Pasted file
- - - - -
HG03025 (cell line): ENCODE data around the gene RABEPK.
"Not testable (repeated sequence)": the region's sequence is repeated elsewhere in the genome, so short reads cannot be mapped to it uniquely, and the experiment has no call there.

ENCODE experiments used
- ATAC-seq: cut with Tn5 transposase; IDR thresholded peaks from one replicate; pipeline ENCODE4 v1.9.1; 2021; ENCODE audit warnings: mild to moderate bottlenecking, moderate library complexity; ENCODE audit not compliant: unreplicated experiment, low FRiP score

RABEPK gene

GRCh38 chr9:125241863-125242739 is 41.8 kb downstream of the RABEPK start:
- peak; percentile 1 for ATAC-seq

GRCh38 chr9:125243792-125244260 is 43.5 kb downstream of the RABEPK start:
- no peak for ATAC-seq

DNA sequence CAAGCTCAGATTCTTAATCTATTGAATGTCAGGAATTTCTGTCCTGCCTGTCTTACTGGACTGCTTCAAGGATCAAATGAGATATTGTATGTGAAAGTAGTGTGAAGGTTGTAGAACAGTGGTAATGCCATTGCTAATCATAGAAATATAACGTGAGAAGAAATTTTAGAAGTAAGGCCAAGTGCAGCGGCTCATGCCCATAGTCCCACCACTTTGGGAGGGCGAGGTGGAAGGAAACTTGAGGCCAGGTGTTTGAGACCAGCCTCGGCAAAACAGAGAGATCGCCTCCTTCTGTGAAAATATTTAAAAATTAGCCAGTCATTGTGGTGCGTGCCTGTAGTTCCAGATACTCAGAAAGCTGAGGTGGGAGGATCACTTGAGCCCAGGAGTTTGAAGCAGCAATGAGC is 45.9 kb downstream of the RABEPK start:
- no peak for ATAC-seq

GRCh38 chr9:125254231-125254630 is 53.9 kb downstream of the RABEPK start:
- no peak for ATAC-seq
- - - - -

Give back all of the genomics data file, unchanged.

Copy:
HG03025 (cell line): ENCODE data around the gene RABEPK.
"Not testable (repeated sequence)": the region's sequence is repeated elsewhere in the genome, so short reads cannot be mapped to it uniquely, and the experiment has no call there.

ENCODE experiments used
- ATAC-seq: cut with Tn5 transposase; IDR thresholded peaks from one replicate; pipeline ENCODE4 v1.9.1; 2021; ENCODE audit warnings: mild to moderate bottlenecking, moderate library complexity; ENCODE audit not compliant: unreplicated experiment, low FRiP score

RABEPK gene

GRCh38 chr9:125241863-125242739 is 41.8 kb downstream of the RABEPK start:
- peak; percentile 1 for ATAC-seq

GRCh38 chr9:125243792-125244260 is 43.5 kb downstream of the RABEPK start:
- no peak for ATAC-seq

DNA sequence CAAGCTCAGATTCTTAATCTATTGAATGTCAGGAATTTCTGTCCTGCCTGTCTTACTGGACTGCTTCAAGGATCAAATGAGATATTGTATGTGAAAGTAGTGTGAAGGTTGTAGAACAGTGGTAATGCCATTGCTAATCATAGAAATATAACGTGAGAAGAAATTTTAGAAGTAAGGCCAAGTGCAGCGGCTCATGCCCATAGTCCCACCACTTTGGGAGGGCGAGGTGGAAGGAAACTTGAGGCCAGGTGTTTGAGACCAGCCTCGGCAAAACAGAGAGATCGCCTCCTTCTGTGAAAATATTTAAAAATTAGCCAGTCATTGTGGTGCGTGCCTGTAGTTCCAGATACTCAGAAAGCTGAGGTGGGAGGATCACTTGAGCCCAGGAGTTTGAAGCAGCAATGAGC is 45.9 kb downstream of the RABEPK start:
- no peak for ATAC-seq

GRCh38 chr9:125254231-125254630 is 53.9 kb downstream of the RABEPK start:
- no peak for ATAC-seq